If you’ve never met me in person, you would never know that I have a hand tremor.
Usually, it’s not too noticeable, but when caffeine kicks in or I have low blood sugar, my hands get pretty damn shaky (like, I could never be a surgeon, shaky).
For years, I’ve felt so much shame around my tremor. I felt like it made me look like I was nervous—even when I wasn’t. I’ve made jokes about it, laughing it off if I accidentally spilled a drink, but it has always felt distinctly “uncool.”
Last summer, I was in a room of over 100 women entrepreneurs at a posh hotel in Beverly Hills, and I was excited.
My hair looked good, I felt confident in my outfit, and I was honored to be one of the speakers at this event. I also finally had the chance to meet people in my industry in person who I had previously only connected with online.
But as I was mingling in the morning, I could feel my hands shaking as I held my coffee cup. I found myself wondering, “Do the women I’m talking to notice? Do they think I’m nervous? Do they think less of me?”
A familiar hot wash of shame came over me and I wished, like I had so many times before, that my hands would just be still.
Feeling brave later that day, I decided to mention this experience to a few women at my table. To my surprise, I was met with an outpouring of love and appreciation for being vulnerable. As a result of my sharing, one by one the other women began to follow suit, outing insecurities and uncomfortable truths of their own.
This sharing created a bond that ran far deeper than any I had ever experienced at a business event in the past.
This idea that we have to put on a mask that tells the world “we’ve arrived” and “have it all figured out” in order to be loved and respected (especially in “professional” settings) is total bull. Plus, buying into it is really stressful and unsustainable.
When we’re brave enough to be the first to take off our mask of “perfection” and show the people around us our awkward, wobbly, or (in my case) shaky parts, we create a massive opportunity for deep connection—the kind we all hunger for.
Here are a few tips for getting more comfortable with the (inherently uncomfortable) task of being vulnerable.
1. Start small.
Outing our deepest fears to total strangers—especially in a professional setting—is a tall order for those of us who are less versed in the fine art of vulnerability. I recommend beginning your journey toward a less guarded existence with a close friend or family member who is loving and non-judgmental by nature. Pick a topic that is right on the edge of your comfort zone (but not totally beyond it) and tell him or her about it—perhaps something you did a long time ago that you’re not especially proud of, an insecurity you’re currently grappling with, or a white lie you’ve told.
Notice the reaction. Most likely, he or she will respond in a kind, non-judgmental manner and follow suit, divulging a secret or two as well, leading to a more intimate and fulfilling relationship. The trick here is to pick someone safe and share something that feels a little edgy, but not terrifying, so your chances of having a positive (and hopefully liberating) experience are high.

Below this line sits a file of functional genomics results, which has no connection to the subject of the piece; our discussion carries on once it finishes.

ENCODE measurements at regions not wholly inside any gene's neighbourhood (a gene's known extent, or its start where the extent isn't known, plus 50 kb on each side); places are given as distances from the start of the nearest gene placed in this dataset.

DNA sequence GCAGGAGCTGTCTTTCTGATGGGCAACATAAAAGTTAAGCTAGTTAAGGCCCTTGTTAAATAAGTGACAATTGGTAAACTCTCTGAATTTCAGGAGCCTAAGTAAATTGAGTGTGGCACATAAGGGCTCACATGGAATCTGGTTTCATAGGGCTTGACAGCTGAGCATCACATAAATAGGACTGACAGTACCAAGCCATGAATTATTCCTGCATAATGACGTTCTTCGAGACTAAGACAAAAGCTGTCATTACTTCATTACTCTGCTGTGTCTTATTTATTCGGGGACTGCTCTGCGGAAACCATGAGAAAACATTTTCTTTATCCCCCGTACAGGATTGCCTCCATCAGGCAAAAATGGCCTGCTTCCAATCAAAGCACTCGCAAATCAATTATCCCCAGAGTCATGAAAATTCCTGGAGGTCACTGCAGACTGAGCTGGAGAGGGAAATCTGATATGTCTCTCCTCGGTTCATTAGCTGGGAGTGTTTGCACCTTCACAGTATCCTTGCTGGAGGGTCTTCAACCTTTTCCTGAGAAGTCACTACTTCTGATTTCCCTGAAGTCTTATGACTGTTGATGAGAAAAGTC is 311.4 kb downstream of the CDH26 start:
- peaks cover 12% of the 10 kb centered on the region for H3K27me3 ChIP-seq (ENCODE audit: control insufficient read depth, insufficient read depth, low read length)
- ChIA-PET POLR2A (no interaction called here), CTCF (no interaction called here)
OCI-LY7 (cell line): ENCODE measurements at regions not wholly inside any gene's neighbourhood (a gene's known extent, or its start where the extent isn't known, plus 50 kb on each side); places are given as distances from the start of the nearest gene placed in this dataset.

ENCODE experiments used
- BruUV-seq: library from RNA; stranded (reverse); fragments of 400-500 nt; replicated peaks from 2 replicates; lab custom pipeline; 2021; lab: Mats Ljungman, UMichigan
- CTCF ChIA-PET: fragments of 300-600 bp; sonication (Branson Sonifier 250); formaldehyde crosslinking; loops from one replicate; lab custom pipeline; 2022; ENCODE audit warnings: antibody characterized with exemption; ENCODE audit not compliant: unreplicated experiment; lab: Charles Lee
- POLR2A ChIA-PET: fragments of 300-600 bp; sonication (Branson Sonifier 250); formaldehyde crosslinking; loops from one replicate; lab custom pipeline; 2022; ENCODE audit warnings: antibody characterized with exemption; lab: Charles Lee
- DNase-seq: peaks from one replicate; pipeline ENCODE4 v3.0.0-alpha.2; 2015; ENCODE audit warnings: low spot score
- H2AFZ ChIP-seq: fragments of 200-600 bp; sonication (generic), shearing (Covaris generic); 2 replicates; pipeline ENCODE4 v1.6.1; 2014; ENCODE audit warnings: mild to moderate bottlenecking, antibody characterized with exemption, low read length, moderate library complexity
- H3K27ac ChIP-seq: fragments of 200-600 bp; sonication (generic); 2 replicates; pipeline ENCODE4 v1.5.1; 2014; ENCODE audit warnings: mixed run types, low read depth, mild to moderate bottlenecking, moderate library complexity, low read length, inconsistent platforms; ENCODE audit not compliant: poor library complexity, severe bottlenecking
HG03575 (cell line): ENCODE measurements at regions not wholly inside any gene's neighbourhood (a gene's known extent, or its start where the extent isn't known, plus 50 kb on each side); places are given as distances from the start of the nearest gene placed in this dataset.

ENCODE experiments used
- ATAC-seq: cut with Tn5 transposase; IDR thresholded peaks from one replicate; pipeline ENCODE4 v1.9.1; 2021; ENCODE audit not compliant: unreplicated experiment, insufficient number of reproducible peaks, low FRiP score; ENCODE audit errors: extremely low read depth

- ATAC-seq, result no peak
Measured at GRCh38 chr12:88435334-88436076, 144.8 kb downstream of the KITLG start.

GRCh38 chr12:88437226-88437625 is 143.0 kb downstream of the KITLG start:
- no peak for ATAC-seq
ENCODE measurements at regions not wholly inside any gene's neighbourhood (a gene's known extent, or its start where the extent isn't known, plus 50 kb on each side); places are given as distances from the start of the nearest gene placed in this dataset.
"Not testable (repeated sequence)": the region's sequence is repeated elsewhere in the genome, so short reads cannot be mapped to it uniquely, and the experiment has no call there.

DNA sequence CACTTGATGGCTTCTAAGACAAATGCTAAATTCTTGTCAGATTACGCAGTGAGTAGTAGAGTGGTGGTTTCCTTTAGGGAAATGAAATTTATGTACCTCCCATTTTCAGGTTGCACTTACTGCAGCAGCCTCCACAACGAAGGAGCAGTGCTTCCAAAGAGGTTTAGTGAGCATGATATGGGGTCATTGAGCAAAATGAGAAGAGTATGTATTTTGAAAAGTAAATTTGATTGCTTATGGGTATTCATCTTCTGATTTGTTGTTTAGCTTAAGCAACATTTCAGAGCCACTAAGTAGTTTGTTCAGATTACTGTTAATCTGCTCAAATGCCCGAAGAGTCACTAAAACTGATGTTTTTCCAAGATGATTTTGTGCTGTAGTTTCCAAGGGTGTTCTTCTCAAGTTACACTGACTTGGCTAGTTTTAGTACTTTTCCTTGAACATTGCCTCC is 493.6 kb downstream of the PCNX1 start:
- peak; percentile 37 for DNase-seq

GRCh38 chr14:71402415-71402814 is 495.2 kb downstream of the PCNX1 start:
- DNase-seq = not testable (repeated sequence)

2. Write out your “worst case scenario.”
Sometimes the best way to get over our biggest fears is to address them head on. Take out a journal and pen and at the top of the page write, “I am afraid to be vulnerable because…” and jot down whatever comes up for you.
Perhaps you’re worried you’ll be judged, shamed or criticized, or that people wouldn’t like you as much if they knew the “real you.” Once you’re done writing down your biggest fears, go back through them one by one and ask yourself: How likely is this to happen, really? And if it did, would I survive? Is the chance of this happening worth the cost of hiding and staying afraid? Typically, the process of writing out your biggest fears and looking at them from a place of non-judgmental introspection greatly reduces the power they hold over you.
3. Look for experiences where vulnerability is on the agenda.
There is an ever growing number of groups and events out there with the aim to get people connecting in deeper and more meaningful ways, such as a support groups, personal growth events, writing groups, and book clubs. Many coaches, healers, and authors offer these types of programs too. These events provide a built-in container in which vulnerability is encouraged and, as a result, flourishes. As an added bonus, people who are interested in personal growth tend to be on the loving and open-minded end of the spectrum by nature.
At the end of the day, know that sharing vulnerably is a courageous act that is of high service to the world. All humans, regardless of how “together” we seem, are deep down messy and imperfect, and when one of us lets this reality be seen—even just a little bit—it gives everyone around him or her permission to do the same. Vulnerable sharing creates a ripple effect of love and a collective sigh of relief, and it is my sincere hope that this article inspires you to do more of it.
Author: Rebecca Rubin
Editor: Callie Rushton